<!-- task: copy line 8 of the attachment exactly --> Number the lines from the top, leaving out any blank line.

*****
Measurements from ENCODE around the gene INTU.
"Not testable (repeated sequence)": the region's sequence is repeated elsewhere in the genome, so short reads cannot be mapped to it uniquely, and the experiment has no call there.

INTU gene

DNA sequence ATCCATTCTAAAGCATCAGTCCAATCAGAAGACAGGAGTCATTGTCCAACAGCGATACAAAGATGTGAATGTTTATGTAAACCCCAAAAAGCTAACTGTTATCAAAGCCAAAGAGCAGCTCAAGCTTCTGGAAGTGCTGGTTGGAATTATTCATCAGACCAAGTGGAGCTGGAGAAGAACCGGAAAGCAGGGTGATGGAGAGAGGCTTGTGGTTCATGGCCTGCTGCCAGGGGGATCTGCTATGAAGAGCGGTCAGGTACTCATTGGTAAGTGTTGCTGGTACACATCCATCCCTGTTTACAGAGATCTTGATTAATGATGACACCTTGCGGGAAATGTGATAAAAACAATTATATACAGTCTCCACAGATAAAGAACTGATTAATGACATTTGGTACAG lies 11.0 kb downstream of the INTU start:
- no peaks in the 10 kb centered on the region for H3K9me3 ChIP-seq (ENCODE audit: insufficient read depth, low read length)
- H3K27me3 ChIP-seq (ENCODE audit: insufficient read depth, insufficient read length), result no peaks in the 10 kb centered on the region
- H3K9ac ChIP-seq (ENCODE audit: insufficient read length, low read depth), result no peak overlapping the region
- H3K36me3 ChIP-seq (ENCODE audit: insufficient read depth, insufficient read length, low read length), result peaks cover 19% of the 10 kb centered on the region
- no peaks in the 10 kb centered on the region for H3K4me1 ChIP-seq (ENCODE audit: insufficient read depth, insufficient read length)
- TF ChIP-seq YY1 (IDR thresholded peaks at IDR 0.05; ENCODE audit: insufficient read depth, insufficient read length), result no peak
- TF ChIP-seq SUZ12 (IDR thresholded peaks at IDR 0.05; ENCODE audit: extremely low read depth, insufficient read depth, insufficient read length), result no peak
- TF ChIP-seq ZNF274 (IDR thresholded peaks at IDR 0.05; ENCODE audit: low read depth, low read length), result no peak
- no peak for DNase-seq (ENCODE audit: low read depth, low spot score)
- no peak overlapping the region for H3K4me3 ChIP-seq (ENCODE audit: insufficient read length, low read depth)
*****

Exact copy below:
- H3K36me3 ChIP-seq (ENCODE audit: insufficient read depth, insufficient read length, low read length), result peaks cover 19% of the 10 kb centered on the region